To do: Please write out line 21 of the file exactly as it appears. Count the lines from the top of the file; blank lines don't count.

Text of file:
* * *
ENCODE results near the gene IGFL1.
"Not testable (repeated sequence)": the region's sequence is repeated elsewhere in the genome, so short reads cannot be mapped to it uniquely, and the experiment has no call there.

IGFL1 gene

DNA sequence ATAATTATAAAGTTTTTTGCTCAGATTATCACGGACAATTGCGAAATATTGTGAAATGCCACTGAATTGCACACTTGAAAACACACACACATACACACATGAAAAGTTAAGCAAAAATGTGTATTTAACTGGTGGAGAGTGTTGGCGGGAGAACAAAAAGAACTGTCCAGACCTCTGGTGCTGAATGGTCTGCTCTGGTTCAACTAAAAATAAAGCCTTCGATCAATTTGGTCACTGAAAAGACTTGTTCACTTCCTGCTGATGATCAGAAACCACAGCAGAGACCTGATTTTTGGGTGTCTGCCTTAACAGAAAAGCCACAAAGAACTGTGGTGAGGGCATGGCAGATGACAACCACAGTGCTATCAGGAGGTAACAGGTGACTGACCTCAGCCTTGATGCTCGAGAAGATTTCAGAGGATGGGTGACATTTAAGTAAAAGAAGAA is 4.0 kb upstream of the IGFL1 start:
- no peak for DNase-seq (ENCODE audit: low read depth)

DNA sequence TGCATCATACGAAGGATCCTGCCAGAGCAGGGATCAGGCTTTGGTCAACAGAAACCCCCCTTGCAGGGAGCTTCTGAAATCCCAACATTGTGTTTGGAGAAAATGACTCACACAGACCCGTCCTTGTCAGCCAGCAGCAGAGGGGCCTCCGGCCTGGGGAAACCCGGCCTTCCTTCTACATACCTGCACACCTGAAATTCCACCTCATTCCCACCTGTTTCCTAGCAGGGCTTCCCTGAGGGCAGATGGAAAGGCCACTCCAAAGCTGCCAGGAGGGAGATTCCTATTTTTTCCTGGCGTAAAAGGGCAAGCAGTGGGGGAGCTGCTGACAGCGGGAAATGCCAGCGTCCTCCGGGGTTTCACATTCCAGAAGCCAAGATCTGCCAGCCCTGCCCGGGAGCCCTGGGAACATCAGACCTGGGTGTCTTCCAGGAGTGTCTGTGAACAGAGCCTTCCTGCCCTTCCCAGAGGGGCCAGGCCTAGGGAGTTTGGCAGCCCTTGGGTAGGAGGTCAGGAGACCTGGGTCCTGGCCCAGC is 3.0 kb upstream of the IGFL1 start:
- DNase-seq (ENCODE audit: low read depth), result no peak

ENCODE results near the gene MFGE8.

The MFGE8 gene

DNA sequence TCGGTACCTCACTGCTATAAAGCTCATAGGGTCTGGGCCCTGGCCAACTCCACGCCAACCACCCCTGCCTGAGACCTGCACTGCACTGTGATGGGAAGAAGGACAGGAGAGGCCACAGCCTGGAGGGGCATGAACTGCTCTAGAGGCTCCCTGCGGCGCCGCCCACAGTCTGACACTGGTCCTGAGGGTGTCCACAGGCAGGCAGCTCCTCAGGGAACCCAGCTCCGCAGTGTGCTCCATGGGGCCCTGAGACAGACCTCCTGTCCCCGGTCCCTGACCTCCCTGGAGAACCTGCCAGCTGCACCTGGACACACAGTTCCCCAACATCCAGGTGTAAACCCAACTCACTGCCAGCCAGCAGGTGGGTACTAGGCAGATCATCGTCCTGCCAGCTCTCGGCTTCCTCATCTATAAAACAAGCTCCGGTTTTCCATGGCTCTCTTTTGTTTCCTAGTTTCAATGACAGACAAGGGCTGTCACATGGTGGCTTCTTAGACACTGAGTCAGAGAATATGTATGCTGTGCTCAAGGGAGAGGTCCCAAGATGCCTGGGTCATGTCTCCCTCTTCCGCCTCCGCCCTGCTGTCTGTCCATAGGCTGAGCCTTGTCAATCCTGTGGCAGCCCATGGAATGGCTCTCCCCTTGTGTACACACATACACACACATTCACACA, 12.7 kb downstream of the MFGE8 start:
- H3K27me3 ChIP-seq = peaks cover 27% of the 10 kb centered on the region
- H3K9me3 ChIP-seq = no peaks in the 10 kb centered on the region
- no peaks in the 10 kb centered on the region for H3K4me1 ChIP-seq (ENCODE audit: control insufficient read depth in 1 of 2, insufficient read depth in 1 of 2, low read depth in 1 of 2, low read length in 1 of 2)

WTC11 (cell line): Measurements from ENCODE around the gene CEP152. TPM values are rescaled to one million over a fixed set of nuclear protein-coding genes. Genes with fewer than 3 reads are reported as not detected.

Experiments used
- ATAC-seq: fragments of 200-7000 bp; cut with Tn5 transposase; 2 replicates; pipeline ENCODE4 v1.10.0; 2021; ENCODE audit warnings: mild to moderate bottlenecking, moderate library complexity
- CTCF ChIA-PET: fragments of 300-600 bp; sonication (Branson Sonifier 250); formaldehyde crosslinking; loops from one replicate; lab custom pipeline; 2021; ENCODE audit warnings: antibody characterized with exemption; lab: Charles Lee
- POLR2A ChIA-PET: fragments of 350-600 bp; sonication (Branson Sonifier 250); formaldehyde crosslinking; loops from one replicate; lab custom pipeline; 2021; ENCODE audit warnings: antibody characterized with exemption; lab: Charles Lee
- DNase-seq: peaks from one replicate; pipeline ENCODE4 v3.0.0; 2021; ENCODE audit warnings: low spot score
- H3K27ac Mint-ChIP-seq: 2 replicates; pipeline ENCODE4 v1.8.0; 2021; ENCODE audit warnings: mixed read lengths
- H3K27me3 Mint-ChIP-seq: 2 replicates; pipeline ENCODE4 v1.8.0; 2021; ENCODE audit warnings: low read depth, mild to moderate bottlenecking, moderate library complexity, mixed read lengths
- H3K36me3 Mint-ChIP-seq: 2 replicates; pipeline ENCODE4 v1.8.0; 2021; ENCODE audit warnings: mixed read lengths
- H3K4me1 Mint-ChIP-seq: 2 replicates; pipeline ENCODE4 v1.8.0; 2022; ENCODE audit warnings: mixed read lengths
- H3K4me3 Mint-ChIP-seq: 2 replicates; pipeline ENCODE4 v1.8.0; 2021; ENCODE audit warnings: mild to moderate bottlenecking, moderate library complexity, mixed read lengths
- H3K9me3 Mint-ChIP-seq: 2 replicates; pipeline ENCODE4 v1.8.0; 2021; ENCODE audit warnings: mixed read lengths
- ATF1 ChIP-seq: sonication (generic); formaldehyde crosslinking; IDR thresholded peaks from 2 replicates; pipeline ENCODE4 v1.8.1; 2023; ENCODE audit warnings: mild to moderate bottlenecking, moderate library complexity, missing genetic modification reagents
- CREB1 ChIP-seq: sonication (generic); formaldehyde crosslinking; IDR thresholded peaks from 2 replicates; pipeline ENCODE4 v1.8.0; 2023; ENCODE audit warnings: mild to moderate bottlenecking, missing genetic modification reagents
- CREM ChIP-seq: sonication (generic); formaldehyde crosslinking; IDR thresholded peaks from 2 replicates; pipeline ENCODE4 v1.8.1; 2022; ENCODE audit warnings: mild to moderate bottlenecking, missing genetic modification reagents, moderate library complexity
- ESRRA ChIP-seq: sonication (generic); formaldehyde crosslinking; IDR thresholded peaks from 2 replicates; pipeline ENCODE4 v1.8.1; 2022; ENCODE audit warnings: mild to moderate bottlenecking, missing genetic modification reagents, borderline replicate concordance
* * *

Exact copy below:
- H3K27me3 Mint-ChIP-seq: 2 replicates; pipeline ENCODE4 v1.8.0; 2021; ENCODE audit warnings: low read depth, mild to moderate bottlenecking, moderate library complexity, mixed read lengths